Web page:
Backup windows for unstructured file data will go the way of the rotary phone. Why? Backup windows were designed when tape was the primary backup target, before the proliferation of unstructured data. Let’s explore how legacy backup software backed into the concept of backup windows and how a modern approach eliminates them.
Originally Designed for Tape
Prior to disk-based backups, the primary medium for backup was tape. The medium had some interesting constraints because data had to be serially written to – and read from – tape. Moreover, the job of backup systems was to keep the data flowing at a continuous rate as the tape’s physical reels rotated.
As a result, single-threaded streams and continuous rates evolved as fundamental concepts in legacy backup protocols (such as Network Data Management Protocol or NDMP) used in primary storage systems and in legacy backup software that supports those protocols. Even after disk became a viable backup target, these concepts persisted in legacy backup software and protocols.
The Backup Window Emerges
All backup software reads data from the primary storage system, potentially impacting the performance of user and application access to data. With the concepts of single-threaded streams (or “jobs”) and continuous data rates, backup administrators had to choose between how many concurrent jobs they wanted to run (impacting system performance), against how frequently they wanted to backup their data.
To meet daily backup requirements, IT administrators generally ran backups at night, and for weekly backups, they ran backups over weekends. This practice enabled those administrators to run as many backup jobs as their systems could handle during these discrete periods.
The Growth of Unstructured File Data
Historically, when data sizes were small and when users and applications accessed primary storage systems only during regular working hours, the practice of scheduling backup windows outside those hours largely worked.
However, humans are no longer the only ones generated unstructured file data in the form of Word documents or Excel spreadsheets in their home directories. Most of today's data is generated by machines (e.g., medical equipment, cameras, and now autonomous vehicles) and software applications (e.g., design automation software, image rendering, and scientific computing).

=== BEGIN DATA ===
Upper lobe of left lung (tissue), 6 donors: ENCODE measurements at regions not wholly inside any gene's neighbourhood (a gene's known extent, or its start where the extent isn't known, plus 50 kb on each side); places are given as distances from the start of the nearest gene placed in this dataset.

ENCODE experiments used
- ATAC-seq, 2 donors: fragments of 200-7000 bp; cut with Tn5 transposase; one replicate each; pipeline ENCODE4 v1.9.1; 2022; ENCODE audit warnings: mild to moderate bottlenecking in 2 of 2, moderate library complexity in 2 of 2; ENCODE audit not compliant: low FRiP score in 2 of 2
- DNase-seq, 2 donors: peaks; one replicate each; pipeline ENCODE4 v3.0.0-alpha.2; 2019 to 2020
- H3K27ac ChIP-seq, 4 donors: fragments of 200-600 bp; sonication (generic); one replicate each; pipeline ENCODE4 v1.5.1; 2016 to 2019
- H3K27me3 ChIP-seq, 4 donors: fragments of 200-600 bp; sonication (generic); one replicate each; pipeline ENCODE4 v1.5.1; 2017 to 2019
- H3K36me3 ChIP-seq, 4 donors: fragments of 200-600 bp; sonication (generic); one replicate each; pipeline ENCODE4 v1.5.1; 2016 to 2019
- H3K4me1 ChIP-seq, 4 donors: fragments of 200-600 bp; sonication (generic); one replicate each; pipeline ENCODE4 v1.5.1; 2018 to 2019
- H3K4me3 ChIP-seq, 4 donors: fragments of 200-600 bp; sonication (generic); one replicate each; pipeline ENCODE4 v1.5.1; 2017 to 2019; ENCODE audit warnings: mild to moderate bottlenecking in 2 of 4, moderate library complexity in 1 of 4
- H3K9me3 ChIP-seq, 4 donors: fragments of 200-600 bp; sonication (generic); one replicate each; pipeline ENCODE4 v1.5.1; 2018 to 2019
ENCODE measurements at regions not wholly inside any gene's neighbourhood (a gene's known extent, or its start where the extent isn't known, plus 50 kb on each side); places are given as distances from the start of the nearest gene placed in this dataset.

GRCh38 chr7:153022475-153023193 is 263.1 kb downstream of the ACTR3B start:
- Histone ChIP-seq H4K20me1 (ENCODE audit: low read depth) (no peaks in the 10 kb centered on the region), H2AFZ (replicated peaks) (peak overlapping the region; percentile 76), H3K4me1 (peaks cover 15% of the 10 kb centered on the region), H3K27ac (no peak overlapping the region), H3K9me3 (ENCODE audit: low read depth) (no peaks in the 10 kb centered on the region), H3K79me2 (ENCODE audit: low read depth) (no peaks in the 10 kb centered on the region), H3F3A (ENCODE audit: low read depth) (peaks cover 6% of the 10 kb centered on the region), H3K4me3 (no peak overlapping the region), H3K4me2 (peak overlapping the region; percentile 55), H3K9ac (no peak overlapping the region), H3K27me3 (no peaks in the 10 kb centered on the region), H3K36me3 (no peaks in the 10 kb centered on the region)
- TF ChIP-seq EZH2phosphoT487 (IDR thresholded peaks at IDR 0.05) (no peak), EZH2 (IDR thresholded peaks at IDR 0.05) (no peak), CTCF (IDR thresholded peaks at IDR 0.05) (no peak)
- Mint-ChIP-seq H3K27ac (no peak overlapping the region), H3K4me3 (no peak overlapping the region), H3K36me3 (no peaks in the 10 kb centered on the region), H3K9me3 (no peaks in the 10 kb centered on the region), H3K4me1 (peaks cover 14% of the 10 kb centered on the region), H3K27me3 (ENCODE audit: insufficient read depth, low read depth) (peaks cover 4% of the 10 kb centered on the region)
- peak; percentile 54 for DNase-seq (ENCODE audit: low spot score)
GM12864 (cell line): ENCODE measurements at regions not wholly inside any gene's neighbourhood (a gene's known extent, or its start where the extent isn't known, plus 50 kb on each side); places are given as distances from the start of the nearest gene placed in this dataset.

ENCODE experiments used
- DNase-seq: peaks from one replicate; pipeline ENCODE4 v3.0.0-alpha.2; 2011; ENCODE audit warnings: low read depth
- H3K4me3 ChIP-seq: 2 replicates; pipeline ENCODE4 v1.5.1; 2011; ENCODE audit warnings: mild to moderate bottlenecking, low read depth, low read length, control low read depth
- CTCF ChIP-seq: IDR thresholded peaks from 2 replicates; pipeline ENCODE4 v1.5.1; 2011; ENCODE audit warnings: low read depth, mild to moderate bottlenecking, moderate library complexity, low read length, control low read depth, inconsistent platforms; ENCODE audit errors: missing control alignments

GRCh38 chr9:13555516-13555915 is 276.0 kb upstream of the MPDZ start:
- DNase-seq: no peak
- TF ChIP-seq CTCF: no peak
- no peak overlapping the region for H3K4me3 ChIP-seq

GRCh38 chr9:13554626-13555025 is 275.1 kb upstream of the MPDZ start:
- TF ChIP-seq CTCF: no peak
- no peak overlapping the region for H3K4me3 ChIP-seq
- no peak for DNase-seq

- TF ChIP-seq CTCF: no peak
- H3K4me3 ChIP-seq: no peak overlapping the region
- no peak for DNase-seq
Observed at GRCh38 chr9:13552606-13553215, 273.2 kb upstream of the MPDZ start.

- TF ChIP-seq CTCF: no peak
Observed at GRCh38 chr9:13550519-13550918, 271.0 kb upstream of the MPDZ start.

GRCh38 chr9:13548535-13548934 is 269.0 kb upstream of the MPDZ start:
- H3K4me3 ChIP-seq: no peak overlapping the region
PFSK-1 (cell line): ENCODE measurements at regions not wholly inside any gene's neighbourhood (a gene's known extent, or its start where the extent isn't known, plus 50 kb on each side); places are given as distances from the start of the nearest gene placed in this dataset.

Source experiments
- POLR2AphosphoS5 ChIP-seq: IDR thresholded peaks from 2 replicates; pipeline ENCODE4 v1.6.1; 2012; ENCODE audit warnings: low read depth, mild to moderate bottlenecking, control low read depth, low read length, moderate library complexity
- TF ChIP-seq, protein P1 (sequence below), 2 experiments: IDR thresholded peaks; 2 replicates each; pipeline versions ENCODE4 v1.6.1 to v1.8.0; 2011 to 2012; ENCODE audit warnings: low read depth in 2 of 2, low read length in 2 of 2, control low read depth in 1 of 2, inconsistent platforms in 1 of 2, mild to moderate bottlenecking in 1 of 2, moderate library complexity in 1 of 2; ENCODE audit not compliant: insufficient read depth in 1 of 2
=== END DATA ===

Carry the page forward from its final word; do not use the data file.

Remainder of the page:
The growth both in file count and in total data volume strains the concept of jobs utilizing single threaded streams. Often, there's simply too much data to move during a backup window!
When backup windows extend into working hours, user complaints often force backup administrators to turn off backups altogether, often resulting in no complete backup set for the day or week.
In some organizations, continuous processing and 24/7 operations challenge the notion of backup windows because data must be available to users and applications every minute of the day.
It's time to rethink backup. A modern approach can eliminate backup windows altogether. Consider these two approaches:
- Multi-streaming: Without the requirement to single stream data serially to tape, data can move faster in dynamic, parallel streams without administrators having to manually split backups into separate, discrete jobs.
- Latency awareness: Without the requirement to stream data at a continuous rate, data can move faster when the primary system load from users and applications is low, and “back off” when users and applications are accessing the data.
With these approaches, it is possible to run backups all the time without impacting users or applications. In essence, backup jobs run at maximum speeds when usage of the primary systems is low, and automatically slow down when needed.
The ideas here are pretty straightforward, and they work! Igneous customers use Igneous Hybrid Storage Cloud to backup primary storage file systems that couldn't previously backup during acceptable backup windows.
The trick here is making these concepts work together, and this is where our engineering comes in. Look for future posts about how we overcame challenges to implement our unique secondary storage approach, including:
- Removing the reliance on NDMP to track changes
- Integrating with NAS systems to enforce read consistency
- Providing a horizontally scalable and performant backend target for the multi-streaming
Download our "Secondary Storage for the Cloud Era" whitepaper for more insights on today's secondary storage challenges and solutions for overcoming them.